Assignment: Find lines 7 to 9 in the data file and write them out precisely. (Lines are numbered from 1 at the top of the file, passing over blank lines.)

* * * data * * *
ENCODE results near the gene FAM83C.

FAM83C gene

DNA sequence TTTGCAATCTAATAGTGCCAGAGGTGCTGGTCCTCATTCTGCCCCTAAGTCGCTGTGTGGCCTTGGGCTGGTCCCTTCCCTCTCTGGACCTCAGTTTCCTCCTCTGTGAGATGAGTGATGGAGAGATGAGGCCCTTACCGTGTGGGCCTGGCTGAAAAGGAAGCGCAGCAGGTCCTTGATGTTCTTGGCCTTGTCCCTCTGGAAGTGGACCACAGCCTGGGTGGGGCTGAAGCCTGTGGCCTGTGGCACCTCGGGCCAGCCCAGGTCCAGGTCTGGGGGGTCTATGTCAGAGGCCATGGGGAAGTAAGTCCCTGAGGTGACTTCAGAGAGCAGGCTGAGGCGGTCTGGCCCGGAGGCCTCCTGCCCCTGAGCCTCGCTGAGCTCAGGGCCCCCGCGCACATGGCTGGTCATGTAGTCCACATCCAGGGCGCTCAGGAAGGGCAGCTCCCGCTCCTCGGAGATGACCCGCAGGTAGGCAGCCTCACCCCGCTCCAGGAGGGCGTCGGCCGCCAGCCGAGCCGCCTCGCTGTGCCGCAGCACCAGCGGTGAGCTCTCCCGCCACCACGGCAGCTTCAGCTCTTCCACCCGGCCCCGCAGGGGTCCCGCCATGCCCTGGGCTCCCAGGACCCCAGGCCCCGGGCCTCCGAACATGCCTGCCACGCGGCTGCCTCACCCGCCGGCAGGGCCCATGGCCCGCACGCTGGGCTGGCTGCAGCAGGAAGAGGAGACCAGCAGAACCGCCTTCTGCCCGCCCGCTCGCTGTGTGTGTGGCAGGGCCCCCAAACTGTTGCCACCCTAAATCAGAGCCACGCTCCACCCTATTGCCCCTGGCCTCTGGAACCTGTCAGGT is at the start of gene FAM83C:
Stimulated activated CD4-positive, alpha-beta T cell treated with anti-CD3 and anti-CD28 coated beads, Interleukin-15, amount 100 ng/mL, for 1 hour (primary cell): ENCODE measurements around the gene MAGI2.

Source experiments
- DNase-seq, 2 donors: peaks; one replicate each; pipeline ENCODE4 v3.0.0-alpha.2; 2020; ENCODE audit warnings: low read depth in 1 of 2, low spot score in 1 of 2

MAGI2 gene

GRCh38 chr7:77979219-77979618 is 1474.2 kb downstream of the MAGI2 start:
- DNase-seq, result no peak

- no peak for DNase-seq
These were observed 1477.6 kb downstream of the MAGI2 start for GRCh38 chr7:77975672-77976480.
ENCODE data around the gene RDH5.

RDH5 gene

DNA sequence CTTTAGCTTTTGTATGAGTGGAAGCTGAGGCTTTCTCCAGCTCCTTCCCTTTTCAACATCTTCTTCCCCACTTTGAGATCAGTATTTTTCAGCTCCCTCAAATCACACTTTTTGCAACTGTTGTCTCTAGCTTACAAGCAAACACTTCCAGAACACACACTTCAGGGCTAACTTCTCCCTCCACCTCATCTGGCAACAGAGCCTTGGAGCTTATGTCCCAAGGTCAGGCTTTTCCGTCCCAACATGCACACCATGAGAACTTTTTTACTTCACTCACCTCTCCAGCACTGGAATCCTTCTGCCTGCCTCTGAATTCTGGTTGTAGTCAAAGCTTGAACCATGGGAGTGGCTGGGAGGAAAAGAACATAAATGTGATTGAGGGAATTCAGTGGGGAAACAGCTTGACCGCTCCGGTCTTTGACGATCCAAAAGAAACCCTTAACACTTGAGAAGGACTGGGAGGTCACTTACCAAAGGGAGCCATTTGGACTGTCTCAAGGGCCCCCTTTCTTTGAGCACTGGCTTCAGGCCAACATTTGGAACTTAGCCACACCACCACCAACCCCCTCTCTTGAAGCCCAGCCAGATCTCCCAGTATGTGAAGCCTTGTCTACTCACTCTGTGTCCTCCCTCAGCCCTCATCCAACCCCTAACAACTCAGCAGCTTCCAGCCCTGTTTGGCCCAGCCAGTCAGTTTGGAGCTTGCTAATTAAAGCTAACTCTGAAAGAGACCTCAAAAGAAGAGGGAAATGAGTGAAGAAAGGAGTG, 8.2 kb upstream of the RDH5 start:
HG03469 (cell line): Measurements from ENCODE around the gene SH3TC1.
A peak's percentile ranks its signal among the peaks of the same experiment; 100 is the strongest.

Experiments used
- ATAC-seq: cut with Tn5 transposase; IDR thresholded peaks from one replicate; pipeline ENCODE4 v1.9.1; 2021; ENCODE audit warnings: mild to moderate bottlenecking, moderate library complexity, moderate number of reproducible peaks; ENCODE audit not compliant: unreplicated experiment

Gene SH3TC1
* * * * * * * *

MAGI2 gene

GRCh38 chr7:77979219-77979618 is 1474.2 kb downstream of the MAGI2 start:
- DNase-seq, result no peak